30 Jul, 2015

Crop Insurance Deadline: Missouri AG Tries to Buy Time for Flooded Farmers

By |2018-04-23T18:22:20+00:00July 30th, 2015|Construction Contractor Advisor, Crop Insurance, Midwest Agricultural Law|

Too wet to plant   Earlier this month, Chuck Koster, Attorney General for Missouri, filed a lawsuit against Tom Vilsack, U.S. Secretary of Agriculture to extend the deadline for filing  planted acreage reports.  The USDA requires most farmers in Missouri to report their planted acres by July 15 in order to secure coverage under the farmers' crop insurance policies.  The USDA allows farmers a 5 day grace period [...]

27 Jul, 2015

Insurance Policy Language Really Does Matter

By |2018-04-23T23:55:10+00:00July 27th, 2015|Construction Contractor Advisor, Insurance coverage|

The debate continues on whether a subcontractor’s faulty work constitutes property damage and an occurrence such that the insurer must cover the claim.  The most recent court to weigh in on this issue is the New Jersey appellate court (one step down from the New Jersey Supreme Court) in Cypress Point Condominium Association, Inc. v. Adria Towers, LLC. In this case, the condominium association sued the general contractor, who also [...]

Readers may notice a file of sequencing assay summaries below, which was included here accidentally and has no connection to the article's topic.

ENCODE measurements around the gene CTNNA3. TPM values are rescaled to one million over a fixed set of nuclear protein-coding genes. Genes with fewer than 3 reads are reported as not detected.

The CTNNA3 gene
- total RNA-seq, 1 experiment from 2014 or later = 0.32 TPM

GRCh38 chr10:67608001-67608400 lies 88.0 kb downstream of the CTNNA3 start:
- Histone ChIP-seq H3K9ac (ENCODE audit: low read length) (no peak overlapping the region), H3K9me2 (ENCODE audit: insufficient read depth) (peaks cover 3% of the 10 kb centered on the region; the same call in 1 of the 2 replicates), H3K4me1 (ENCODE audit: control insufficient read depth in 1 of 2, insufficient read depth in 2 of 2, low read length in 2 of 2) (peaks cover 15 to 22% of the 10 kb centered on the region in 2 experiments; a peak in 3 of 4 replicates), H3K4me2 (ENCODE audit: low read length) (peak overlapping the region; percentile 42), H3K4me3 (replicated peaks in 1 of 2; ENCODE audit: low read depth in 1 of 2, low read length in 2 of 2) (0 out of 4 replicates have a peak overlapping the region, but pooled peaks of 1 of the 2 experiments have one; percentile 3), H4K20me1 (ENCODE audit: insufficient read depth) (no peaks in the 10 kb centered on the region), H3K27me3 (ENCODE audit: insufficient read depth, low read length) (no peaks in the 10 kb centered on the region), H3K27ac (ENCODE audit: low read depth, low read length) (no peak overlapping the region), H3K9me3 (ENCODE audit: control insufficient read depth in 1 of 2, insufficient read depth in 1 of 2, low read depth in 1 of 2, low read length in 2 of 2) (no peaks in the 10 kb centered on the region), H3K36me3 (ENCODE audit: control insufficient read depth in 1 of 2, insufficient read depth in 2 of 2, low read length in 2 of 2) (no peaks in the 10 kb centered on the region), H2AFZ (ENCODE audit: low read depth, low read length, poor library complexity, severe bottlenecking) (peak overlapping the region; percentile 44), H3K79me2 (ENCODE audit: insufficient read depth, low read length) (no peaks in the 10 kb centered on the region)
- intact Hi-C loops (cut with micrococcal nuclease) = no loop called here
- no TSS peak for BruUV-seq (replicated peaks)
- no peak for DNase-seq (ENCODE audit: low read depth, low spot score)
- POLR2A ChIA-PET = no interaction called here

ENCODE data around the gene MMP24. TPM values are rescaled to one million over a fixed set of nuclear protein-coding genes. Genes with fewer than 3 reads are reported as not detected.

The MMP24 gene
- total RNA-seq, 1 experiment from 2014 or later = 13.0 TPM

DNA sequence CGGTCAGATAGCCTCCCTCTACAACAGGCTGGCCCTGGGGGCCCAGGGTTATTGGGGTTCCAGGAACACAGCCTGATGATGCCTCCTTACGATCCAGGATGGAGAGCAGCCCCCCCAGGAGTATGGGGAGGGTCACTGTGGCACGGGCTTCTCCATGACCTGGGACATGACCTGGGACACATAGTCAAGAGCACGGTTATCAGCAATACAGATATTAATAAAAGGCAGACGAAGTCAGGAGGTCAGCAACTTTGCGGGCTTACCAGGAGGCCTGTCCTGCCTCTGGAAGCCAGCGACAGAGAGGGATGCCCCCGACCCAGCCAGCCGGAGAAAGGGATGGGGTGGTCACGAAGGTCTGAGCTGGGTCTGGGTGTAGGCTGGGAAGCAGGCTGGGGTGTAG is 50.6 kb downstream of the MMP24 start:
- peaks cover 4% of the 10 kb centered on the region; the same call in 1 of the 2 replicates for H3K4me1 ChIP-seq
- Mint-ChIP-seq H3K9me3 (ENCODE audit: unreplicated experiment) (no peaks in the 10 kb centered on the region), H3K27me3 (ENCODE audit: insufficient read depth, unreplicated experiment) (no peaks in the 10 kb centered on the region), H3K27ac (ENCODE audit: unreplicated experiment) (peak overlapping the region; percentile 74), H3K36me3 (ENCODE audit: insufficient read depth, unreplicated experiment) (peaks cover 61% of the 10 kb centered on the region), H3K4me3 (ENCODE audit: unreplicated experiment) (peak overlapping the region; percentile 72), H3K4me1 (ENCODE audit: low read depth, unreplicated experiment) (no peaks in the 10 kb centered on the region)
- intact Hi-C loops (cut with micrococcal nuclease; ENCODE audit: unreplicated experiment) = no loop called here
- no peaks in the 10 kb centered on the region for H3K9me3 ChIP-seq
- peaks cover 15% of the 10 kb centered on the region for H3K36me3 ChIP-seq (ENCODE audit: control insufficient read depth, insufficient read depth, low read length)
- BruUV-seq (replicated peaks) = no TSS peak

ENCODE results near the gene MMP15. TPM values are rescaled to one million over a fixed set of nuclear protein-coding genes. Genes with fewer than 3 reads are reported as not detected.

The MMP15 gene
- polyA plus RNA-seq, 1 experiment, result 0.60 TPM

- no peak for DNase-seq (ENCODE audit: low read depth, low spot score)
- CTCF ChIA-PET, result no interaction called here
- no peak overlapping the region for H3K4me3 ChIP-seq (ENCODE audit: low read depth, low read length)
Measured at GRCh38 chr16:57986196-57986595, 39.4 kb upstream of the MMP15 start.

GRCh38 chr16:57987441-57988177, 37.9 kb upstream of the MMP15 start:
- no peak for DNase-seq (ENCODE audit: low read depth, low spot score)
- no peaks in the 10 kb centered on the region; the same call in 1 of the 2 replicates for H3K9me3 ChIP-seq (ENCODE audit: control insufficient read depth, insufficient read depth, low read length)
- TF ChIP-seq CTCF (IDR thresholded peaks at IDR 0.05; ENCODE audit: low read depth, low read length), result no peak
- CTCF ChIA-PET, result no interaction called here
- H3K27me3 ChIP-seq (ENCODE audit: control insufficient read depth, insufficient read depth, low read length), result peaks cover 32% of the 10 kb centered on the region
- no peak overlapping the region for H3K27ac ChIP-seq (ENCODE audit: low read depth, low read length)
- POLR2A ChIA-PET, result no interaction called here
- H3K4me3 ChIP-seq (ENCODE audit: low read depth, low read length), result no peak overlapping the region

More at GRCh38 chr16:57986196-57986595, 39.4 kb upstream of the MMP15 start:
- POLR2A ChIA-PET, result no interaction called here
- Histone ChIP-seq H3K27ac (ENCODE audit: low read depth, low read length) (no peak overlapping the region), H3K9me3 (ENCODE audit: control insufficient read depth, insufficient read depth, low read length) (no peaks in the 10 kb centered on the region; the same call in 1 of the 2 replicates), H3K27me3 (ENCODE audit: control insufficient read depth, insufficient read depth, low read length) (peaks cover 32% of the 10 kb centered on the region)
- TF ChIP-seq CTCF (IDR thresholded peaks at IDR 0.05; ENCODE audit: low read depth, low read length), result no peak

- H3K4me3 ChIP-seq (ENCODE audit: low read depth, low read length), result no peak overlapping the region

22 Jul, 2015

OSHA Delays Enforcement of Confined Spaces Rules

By |2018-04-23T23:55:10+00:00July 22nd, 2015|Construction Contractor Advisor, OSHA|

In a recent Trade Release OSHA announced 60-day delay in enforcing the new Confined Spaces in Construction standard.  Here is my earlier blog on the new standard.  Full enforcement will not begin until October 2, 2015. During this 60-day temporary enforcement period, OSHA will not issue citations to employers who make good faith efforts to comply with the new standard. Employers must be in compliance with either the training requirements of [...]

18 Jul, 2015

The DOL Claims Most Independent Contractors Are Employees

By |2018-04-23T23:55:10+00:00July 18th, 2015|Construction Contractor Advisor, Independent Contractor|

On July 15, 2015, the Department of Labor issued an Administrator’s Interpretation asserting that most independent contractors are actually employees under the Fair Labor Standards Act.  The DOL claims that the FLSA’s broad definition of employment and “suffer to work” standard under the FLSA requires that most workers be treated as employees.  The certainly appears to be the DOL’s warning shot over the bow and companies using independent contractors should [...]